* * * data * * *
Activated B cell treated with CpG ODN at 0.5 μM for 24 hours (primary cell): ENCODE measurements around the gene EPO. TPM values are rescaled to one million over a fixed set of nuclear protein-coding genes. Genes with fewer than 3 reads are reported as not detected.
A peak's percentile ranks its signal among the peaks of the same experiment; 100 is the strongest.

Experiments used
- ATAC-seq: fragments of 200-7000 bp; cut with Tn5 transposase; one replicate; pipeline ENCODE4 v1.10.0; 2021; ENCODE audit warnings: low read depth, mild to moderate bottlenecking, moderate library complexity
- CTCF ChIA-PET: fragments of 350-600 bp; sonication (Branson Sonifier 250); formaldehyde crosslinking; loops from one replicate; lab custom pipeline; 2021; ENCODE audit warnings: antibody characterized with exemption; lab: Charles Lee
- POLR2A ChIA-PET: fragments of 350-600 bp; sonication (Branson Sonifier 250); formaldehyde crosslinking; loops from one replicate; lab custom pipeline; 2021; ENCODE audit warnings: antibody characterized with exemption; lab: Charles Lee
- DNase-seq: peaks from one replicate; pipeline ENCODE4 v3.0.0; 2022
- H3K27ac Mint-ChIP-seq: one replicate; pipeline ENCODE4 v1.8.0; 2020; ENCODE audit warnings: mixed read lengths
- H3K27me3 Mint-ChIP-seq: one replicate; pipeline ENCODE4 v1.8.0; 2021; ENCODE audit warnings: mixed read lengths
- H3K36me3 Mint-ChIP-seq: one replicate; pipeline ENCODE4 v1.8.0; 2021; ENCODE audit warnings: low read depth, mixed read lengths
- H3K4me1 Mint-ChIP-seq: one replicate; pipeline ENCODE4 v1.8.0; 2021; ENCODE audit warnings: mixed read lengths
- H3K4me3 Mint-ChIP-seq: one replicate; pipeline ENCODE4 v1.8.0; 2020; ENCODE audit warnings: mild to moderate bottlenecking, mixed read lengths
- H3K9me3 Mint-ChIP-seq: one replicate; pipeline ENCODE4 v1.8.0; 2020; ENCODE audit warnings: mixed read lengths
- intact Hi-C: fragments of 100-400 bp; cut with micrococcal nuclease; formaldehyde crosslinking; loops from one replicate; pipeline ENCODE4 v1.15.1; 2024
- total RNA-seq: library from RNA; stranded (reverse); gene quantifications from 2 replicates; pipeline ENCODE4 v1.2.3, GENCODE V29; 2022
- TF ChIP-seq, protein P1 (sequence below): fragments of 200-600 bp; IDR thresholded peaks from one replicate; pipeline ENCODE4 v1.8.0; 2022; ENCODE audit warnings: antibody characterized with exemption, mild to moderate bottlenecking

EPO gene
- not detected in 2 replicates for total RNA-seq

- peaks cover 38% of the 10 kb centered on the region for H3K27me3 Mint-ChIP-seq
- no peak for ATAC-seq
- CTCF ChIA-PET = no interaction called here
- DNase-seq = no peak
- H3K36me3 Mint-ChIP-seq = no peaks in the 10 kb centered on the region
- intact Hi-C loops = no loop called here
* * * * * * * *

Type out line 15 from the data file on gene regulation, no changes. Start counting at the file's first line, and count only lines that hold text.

- total RNA-seq: library from RNA; stranded (reverse); gene quantifications from 2 replicates; pipeline ENCODE4 v1.2.3, GENCODE V29; 2022